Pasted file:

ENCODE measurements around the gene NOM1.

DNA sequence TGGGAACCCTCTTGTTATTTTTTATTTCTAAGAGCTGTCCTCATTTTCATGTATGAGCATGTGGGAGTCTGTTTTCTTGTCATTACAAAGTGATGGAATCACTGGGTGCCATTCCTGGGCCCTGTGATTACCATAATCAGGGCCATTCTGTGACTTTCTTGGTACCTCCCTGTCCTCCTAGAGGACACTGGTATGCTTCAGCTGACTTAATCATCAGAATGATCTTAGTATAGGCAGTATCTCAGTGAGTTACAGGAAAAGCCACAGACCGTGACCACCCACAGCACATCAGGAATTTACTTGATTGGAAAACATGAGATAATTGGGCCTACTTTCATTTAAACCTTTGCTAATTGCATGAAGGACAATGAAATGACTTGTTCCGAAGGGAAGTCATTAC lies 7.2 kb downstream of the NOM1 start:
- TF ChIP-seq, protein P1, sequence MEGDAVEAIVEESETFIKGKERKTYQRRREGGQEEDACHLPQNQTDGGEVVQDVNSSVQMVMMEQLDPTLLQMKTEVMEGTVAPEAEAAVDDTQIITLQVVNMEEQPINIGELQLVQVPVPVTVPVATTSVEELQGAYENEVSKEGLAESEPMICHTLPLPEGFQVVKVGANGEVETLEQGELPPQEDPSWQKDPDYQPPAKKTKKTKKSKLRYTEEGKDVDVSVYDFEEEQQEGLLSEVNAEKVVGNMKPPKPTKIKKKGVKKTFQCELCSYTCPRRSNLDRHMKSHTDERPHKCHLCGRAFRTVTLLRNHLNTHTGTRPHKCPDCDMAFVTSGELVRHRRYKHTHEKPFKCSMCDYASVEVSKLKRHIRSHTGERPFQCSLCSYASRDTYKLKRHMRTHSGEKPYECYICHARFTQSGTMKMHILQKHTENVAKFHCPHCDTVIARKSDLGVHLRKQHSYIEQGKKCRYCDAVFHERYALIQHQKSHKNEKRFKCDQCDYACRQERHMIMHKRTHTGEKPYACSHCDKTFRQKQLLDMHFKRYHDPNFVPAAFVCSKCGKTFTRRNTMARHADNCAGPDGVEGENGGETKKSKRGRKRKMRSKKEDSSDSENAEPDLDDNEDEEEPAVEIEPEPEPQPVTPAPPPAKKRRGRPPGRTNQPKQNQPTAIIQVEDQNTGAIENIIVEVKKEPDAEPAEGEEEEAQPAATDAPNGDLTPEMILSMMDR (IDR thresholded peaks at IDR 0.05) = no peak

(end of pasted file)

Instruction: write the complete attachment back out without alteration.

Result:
ENCODE measurements around the gene NOM1.

DNA sequence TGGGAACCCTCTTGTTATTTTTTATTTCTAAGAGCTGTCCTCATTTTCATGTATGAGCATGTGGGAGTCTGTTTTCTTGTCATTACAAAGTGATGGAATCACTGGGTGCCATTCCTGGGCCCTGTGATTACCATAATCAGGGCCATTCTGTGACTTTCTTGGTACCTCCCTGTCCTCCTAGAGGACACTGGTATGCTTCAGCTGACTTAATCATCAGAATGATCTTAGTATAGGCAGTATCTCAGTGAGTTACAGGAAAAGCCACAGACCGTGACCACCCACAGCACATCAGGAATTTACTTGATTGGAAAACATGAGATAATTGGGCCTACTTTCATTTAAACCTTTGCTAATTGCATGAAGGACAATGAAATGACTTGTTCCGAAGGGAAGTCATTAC lies 7.2 kb downstream of the NOM1 start:
- TF ChIP-seq, protein P1, sequence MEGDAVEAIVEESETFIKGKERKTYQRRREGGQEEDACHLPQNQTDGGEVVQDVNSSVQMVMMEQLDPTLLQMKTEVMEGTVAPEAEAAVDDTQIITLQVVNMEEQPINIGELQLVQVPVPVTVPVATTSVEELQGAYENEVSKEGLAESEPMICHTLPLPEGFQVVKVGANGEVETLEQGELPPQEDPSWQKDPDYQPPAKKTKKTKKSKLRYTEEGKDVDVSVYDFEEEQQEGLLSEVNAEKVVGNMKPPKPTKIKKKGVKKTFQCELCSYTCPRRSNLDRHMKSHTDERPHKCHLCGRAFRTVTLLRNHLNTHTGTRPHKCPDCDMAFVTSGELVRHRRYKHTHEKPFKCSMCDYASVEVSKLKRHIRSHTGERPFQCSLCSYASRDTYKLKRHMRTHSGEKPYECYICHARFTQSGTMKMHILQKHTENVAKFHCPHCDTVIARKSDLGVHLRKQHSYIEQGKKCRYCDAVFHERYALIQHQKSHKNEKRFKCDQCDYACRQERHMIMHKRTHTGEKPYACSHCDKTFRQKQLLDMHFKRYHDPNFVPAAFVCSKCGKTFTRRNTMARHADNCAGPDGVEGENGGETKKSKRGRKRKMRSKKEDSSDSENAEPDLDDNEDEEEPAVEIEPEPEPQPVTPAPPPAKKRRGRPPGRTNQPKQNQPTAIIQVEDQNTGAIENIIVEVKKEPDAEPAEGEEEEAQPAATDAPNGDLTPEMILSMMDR (IDR thresholded peaks at IDR 0.05) = no peak